Autism is a complex developmental disorder that has the following three defining core features:
A number of other associated symptoms frequently coexist with autism. Most people with autism have problems using language, forming relationships, and appropriately interpreting and responding to the external world around them.
Autism is a behaviorally defined developmental disorder that begins in early childhood. Although the diagnosis of autism may not be made until a child reaches preschool or school age, the signs and symptoms of autism may be apparent by the time the child is aged 12-18 months, and the behavioral characteristics of autism are almost always evident by the time the child is aged 3 years. Language delay in the preschool years (younger than 5 years) is typically the presenting problem for more severely affected children with autism. Higher functioning children with autism are generally identified with behavioral problems when they are aged approximately 4-5 years or with social problems later in childhood. Autism disorder persists throughout the person's lifetime, although many people are able to learn to control and modify their behavior to some extent.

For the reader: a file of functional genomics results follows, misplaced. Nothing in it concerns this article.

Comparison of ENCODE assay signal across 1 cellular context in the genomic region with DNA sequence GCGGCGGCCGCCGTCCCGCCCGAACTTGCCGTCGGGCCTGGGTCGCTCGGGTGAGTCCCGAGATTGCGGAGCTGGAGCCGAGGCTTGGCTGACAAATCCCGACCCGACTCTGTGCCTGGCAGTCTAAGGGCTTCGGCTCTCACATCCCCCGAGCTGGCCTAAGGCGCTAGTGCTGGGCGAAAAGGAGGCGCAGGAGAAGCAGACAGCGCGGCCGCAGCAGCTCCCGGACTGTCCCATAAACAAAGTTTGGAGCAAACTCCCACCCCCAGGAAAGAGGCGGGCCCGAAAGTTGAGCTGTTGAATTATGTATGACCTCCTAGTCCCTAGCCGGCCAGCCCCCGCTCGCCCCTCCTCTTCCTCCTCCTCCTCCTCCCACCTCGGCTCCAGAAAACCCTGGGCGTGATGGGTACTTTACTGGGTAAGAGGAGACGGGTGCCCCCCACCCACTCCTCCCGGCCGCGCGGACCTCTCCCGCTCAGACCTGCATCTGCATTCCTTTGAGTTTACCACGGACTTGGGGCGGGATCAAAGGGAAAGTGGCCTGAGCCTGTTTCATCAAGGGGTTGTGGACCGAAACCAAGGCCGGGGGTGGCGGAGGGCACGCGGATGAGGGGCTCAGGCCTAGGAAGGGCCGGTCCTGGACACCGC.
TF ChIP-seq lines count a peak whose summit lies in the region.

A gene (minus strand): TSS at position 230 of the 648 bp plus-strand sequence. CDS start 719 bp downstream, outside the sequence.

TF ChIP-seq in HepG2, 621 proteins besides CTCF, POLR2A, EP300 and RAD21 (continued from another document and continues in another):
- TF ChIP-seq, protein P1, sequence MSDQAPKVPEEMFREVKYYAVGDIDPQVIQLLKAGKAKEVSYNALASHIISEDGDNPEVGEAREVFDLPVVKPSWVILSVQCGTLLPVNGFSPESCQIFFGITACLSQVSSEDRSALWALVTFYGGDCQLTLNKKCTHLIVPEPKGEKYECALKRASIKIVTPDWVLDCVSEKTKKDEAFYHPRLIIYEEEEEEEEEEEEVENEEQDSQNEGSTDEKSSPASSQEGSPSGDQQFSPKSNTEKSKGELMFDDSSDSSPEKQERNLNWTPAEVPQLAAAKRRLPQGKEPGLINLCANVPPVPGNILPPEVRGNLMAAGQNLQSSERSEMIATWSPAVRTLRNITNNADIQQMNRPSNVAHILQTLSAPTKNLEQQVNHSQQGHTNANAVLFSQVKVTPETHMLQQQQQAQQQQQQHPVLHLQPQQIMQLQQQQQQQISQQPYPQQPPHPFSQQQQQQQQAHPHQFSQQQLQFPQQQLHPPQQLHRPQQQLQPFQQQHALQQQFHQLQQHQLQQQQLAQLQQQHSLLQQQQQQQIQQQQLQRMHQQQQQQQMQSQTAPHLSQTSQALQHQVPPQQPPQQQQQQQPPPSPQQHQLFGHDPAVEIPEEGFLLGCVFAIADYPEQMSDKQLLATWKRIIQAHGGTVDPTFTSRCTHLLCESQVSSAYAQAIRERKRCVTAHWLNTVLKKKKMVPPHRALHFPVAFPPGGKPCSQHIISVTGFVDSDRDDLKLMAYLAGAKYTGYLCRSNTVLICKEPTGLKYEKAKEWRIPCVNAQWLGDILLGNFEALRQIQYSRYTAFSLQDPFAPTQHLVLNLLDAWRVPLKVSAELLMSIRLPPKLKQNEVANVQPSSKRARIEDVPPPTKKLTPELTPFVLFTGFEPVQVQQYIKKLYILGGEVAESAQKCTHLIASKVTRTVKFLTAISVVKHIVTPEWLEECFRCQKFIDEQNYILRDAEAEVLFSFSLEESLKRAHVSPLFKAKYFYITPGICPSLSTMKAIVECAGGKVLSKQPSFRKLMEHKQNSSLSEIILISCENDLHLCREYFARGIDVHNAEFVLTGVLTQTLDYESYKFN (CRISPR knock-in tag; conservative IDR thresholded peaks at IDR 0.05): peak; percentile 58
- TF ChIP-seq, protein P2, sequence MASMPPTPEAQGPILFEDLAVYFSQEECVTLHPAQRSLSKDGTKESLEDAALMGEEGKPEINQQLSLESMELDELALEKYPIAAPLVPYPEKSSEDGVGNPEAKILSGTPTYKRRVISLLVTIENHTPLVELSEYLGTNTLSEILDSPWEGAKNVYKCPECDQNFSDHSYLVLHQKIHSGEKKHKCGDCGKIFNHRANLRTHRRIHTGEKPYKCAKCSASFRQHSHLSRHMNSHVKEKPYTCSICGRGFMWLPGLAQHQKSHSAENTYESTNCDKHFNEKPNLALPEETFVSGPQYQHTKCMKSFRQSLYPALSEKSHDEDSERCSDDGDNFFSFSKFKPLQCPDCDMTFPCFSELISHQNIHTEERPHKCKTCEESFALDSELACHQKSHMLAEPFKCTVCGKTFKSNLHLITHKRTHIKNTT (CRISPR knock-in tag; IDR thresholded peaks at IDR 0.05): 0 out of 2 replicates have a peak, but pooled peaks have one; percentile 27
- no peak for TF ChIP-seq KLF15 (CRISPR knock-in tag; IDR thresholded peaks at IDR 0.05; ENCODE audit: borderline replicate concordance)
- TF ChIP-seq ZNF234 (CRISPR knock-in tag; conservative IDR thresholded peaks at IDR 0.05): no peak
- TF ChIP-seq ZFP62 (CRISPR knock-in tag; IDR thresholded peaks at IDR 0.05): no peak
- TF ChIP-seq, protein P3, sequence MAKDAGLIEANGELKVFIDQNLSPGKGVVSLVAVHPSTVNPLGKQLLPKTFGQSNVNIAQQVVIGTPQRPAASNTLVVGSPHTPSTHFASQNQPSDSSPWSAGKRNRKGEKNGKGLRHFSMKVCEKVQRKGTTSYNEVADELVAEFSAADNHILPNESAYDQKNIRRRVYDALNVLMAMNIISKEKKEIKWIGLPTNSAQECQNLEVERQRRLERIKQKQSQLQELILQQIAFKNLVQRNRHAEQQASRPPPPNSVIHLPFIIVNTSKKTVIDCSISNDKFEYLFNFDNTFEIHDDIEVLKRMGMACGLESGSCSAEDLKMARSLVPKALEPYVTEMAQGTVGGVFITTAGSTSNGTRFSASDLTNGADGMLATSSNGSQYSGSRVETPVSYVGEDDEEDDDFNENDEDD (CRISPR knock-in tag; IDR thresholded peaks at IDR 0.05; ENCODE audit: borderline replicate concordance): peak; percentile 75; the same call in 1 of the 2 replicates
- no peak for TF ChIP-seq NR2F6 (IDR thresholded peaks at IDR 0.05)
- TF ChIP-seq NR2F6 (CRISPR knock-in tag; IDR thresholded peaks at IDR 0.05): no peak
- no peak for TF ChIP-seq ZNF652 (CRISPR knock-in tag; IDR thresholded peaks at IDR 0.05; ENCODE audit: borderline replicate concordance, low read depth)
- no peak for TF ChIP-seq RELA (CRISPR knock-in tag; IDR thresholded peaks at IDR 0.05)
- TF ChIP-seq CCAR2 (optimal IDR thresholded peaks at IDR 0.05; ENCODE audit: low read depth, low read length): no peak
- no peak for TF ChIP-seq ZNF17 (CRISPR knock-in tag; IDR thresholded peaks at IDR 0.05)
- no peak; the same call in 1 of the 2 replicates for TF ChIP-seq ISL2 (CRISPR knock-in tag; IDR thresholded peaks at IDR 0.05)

As of May 2013, autism, along with what were formally described as Asperger's syndrome and pervasive developmental disorders were classified by the American Psychiatric Association as autism spectrum disorders (ASDs).
All of these disorders are characterized by varying degrees of problems with communication, social interaction, and atypical, repetitive behaviors.
There is a wide range of symptoms, severity, and other manifestations of these disorders. The expression of autism spectrum disorders varies widely among affected individuals. A child with significant impairment in all three of the core functioning areas (socialization, communication, and atypical, repetitive behaviors) may have a lower level-functioning autism spectrum disorder, while a child with similar problems but without delays in language development may have a higher level-functioning autism spectrum disorder.
Some people are affected with fairly mild symptoms and signs of autism. Many of these individuals learn to live independent lives. Others are more severely affected and require lifelong care and supervision.
As the following statistics indicate, autism is a common developmental disorder.
There is no cure for autism; however, there is good news.
Medically Reviewed by a Doctor on 7/18/2014
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